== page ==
Zim wants half of gem investment

THE Zimbabwean government is demanding 50percent of all investments in the country's diamond wealth, local media reported.

THE Zimbabwean government is demanding 50percent of all investments in the country's diamond wealth, local media reported.

"With diamonds we want 50per- cent shareholding in joint ventures with investors. That's not negotiable," mines minister Obert Mpofu was quoted by the state-controlled Herald newspaper as telling a parliamentary committee on mining.

Mpofu said the government was drafting legislation to put its stake into law.

Zimbabwe has three diamond mines, one of which, the Chiadzwa diamond field in eastern Zimbabwe, is controlled by the state.

The military has been accused of gross human rights abuses against diamond diggers and residents in Chiadza. This prompted calls for Zimbabwe's suspension from the global diamond trade.

After visiting the area in June the Kimberley Process - a global watchdog that tries to prevent trade in diamonds that fuel conflict - called for the military to be withdrawn and for Zimbabwe's diamond sales to be halted for at least six months.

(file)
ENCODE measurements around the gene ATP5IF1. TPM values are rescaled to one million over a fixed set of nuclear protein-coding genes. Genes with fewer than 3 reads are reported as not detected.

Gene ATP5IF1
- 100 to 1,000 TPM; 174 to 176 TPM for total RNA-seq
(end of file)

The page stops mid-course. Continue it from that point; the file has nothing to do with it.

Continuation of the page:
Mpofu yesterday again insisted that the troops would only be withdrawn once "adequate (private) security is in place".

He also told the committee that his government was planning on revoking all current privately held mining claims because they were "not doing any work" on the claims.

The government was drafting regulations "rescinding everything."

Future claim holders would have to prove that they were developing their claims, Mpofu said.

His remarks follow his assurances to investors at a conference earlier this year that the government was preparing an "investment-friendly" package for foreign mining companies.

Mpofu had hinted then that the government would scrap proposals for a 51percent government stake in investments.

Prime minister Morgan Tsvangirai had also said that the government would scale back its demands.

Industry executives have warned that a 50percent state stake could deter investors at a time when the cash-strapped government is desperate for revenue.

They blame the international recession and uncertainty over governments' plans for mining for the reduced activity at mining concessions. - Sapa

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